Music therapy promotes emotional skills in adolescents

This article examined whether music therapy promotes emotional skills in adolescents with a mental health condition, and whether those skills transfer to real life situations. “Emotional skills” were arranged into 6 categories, ranging from awareness, expression, and understanding of self and others’ emotions, and regulating one’s own emotions. This information was then broken into skill sets of behaviour, problem solving, empathy, and societal roles on both an individual and social level.

The findings support music therapy to reduce anxiety, depression, and impulsiveness in adolescents. It also increases self-esteem, emotional responsiveness, self-regulation, and help develop a self-image.

Music therapy provides cognitive, emotional and physical experiences through music-based and non-music-based methods. Gradually, the client achieves an understanding of emotional skills, which progressively leads to desirable changes in daily function. – Salokivi, M., et al. (2023)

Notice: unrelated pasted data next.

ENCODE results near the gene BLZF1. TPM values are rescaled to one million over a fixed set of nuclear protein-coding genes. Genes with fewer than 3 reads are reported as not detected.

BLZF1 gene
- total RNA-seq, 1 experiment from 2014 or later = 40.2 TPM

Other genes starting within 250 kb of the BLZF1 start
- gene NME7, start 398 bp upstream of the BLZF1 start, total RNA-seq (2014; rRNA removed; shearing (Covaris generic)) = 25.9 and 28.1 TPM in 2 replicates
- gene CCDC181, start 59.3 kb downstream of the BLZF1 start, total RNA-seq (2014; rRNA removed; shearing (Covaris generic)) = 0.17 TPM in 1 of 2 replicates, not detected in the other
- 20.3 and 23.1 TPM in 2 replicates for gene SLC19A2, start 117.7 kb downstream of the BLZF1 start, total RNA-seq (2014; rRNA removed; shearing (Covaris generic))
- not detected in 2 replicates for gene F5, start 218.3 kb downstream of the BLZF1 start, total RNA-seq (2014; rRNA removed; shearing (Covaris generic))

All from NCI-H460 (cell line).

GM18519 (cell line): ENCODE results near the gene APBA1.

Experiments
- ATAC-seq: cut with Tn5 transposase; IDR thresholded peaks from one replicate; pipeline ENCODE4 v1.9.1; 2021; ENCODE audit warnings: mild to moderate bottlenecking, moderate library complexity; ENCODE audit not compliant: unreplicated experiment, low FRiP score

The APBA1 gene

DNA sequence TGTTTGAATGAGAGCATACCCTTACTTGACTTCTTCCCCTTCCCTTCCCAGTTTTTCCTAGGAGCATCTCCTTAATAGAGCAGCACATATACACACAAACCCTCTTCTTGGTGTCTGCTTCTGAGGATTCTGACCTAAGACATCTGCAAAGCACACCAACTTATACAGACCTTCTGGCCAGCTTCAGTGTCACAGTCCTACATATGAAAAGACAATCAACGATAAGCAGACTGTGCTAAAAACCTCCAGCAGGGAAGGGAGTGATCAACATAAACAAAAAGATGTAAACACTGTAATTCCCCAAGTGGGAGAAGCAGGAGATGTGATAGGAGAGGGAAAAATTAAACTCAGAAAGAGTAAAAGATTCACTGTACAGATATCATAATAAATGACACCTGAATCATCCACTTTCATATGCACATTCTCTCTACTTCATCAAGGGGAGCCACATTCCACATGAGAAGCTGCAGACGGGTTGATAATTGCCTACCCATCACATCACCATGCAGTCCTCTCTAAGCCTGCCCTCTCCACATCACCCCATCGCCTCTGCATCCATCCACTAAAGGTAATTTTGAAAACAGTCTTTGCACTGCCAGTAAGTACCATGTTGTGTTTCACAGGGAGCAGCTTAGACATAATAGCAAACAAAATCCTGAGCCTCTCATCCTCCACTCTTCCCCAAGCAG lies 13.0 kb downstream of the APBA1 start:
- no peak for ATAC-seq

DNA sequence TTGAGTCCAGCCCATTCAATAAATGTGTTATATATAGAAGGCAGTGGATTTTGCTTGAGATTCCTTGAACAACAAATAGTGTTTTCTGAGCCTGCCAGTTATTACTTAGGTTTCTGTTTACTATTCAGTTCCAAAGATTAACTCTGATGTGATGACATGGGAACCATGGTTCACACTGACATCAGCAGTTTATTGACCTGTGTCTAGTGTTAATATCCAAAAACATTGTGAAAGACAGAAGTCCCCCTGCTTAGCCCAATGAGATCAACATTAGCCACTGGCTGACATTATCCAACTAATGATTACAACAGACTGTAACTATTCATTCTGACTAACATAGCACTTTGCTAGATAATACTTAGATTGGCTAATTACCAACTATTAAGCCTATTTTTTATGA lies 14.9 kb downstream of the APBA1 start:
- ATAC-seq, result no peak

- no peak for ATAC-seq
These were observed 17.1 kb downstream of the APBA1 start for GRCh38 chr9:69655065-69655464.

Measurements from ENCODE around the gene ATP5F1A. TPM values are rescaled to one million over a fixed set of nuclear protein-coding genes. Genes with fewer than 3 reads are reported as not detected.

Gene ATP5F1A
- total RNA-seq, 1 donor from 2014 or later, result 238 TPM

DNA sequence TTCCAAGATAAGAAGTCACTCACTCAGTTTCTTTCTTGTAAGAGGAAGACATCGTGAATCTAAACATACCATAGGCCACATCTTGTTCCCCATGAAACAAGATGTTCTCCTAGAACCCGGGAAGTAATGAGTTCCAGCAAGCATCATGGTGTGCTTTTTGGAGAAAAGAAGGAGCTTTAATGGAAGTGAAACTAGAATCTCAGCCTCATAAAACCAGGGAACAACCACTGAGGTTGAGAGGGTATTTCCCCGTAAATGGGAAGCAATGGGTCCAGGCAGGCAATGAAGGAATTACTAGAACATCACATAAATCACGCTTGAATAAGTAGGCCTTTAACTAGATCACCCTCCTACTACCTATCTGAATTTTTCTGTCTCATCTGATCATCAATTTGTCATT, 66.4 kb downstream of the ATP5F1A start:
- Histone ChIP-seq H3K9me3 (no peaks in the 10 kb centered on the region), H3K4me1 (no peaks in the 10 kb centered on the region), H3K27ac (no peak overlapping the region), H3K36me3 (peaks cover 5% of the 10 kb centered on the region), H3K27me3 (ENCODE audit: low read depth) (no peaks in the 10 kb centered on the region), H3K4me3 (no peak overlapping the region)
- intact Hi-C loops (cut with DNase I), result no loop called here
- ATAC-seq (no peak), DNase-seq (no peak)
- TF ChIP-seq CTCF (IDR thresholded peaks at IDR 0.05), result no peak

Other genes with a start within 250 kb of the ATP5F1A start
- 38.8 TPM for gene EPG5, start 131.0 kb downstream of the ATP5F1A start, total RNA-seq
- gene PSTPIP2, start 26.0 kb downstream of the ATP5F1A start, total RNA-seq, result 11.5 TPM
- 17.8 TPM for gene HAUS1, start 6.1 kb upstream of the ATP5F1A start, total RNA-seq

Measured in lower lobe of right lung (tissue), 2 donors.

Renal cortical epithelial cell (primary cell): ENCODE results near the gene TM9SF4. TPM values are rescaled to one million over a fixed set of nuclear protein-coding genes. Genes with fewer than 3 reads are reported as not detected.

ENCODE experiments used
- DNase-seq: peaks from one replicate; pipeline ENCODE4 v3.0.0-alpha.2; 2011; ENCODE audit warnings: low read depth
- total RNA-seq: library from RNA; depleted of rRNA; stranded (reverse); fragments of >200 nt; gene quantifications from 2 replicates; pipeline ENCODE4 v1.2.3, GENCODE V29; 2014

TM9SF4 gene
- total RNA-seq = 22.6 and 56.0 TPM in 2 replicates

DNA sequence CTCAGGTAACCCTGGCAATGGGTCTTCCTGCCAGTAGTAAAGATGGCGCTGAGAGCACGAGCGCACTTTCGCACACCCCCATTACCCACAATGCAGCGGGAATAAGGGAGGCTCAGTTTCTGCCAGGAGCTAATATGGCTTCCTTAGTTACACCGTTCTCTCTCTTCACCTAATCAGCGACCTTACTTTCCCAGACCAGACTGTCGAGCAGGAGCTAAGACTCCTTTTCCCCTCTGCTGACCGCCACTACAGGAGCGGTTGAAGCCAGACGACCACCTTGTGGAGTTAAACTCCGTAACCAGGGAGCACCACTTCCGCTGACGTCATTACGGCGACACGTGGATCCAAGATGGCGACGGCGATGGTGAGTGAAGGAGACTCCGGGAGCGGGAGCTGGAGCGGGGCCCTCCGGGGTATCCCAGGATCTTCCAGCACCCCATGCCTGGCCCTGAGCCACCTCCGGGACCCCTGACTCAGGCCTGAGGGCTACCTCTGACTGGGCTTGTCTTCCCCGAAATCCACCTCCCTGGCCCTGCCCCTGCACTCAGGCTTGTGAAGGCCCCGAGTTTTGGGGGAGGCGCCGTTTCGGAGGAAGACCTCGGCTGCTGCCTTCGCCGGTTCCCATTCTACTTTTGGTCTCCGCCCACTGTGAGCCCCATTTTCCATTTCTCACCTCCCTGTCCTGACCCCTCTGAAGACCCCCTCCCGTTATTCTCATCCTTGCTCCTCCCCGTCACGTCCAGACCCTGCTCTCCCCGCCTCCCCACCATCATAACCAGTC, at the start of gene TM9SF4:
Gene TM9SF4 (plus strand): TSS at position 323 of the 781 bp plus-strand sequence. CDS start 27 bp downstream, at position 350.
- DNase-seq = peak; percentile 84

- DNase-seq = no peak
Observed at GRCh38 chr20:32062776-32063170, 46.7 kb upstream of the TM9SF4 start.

The authors illustrate how playing music with others (particularly improvising music on the spot with other players) fosters listening, concentration, and consideration skills that transfer into social skills – particularly awareness of other people’s needs and emotions (empathy), and regulation of each other’s emotions – in real life.


 Salokivi, M., Salantera, S., Saarikallio, S., & Ala-Ruona, E. (2023). Promoting emotional skills in early adolescents with mental health conditions in music therapy – a content analysis of focus group interviews. Nordic Journal of Music Therapy, 32(5), 423–444.

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